What Is a Rolled Roof and How to Install

What Is a Rolled Roof?

A rolled roof is a roofing material often used for buildings with low-sloped roofs.

It is a less expensive alternative to traditional shingle materials for re-roofing projects.

Rolled roofing is considerably cheaper, thinner, and less durable than asphalt shingles.

It can be used to re-roof over an existing roof, but careful preparation is required to remove debris and prevent damage.

Common applications for rolled roofing include lean-tos, shacks, gazebos, workshops, garages, and smaller buildings.

Different types of roll roofing, such as saturated felt infused with asphalt, can be used for additional support and protection.

The installation process involves preparing the roof surface, applying an underlayment for extra protection, measuring and cutting the roll roofing, and securing it to the roof surface.

It is important to consider the limitations and consult with a professional roofer to determine if roll roofing is the right choice for a specific project.

Key Points:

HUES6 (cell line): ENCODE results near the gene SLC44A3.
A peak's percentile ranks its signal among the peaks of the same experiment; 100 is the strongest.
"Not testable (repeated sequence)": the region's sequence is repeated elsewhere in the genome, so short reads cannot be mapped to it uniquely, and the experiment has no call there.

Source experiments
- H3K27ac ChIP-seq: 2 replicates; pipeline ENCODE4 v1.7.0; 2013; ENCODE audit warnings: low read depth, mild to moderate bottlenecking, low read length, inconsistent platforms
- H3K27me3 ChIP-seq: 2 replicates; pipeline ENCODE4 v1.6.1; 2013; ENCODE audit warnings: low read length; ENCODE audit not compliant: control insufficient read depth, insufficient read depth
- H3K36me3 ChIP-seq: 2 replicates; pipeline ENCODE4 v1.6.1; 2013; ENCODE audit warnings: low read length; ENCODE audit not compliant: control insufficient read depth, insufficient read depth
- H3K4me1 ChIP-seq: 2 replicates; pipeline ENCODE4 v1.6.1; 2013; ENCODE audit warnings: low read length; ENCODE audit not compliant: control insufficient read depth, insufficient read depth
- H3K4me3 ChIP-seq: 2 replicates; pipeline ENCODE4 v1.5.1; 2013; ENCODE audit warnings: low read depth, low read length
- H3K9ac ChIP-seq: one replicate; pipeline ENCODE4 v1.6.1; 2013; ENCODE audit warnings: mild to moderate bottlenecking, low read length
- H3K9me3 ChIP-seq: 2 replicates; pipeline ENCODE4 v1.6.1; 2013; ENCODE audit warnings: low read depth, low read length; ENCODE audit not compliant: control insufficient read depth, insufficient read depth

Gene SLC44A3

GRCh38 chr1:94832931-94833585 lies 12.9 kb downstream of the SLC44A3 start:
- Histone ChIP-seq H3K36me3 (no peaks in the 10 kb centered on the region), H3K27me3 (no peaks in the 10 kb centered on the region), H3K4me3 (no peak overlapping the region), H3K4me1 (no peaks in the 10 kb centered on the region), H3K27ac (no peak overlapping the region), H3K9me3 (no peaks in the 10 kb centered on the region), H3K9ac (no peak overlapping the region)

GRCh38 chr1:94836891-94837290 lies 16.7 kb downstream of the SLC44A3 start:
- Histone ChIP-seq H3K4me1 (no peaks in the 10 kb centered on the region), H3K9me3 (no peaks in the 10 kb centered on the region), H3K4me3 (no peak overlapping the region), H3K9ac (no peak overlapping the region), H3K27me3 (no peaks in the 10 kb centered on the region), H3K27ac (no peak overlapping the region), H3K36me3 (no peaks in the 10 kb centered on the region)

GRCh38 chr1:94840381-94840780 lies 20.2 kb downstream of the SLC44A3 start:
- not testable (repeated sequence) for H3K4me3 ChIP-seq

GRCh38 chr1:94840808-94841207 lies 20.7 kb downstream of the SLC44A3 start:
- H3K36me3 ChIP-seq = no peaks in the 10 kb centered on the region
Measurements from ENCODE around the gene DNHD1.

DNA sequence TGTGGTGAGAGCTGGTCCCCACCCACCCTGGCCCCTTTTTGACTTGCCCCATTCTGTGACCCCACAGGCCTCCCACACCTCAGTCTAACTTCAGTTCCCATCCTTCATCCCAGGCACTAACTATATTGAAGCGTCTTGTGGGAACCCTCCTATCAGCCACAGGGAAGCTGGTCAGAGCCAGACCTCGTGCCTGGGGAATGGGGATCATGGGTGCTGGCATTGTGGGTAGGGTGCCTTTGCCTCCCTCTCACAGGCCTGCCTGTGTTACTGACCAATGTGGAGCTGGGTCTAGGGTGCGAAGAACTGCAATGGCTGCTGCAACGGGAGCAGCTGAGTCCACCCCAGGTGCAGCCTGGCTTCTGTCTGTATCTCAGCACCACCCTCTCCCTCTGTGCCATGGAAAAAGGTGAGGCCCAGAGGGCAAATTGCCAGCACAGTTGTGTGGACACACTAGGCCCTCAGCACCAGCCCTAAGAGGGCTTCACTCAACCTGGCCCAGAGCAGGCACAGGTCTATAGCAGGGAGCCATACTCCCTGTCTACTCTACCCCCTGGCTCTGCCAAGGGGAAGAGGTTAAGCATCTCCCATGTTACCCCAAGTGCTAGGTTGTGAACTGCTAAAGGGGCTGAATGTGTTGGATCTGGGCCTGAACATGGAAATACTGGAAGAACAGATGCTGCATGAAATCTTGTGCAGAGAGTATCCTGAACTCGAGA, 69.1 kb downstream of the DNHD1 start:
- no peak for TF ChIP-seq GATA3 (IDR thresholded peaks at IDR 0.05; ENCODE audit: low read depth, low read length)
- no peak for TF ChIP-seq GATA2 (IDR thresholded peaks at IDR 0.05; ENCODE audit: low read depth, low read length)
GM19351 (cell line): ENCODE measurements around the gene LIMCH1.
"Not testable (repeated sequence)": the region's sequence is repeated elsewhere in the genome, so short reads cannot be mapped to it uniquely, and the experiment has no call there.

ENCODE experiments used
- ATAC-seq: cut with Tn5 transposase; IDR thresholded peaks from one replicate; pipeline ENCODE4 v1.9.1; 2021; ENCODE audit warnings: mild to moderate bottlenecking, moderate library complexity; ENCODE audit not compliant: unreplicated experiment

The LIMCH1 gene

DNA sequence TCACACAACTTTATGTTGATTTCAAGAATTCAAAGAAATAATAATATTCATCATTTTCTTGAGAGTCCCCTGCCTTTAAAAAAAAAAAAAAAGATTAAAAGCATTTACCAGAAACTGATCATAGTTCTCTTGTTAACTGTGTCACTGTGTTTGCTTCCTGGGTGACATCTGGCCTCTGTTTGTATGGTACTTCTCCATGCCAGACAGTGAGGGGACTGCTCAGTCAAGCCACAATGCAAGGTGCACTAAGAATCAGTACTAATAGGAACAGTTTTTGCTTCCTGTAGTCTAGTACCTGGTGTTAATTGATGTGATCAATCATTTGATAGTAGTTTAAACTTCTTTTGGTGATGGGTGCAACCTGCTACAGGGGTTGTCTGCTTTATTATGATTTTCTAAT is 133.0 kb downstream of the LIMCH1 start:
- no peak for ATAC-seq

• Rolled roofs are often used for buildings with low-sloped roofs as a cheaper alternative to traditional shingle materials.
  • They are considerably cheaper, thinner, and less durable than asphalt shingles.
  • Rolled roofing can be used to re-roof over an existing roof, but careful preparation is needed to remove debris and prevent damage.
  • It is commonly used for lean-tos, shacks, gazebos, workshops, garages, and smaller buildings.
  • Different types of roll roofing, such as saturated felt infused with asphalt, offer additional support and protection.
  • The installation process involves preparing the roof surface, applying underlayment, measuring and cutting the roll roofing, and securing it.

Did You Know?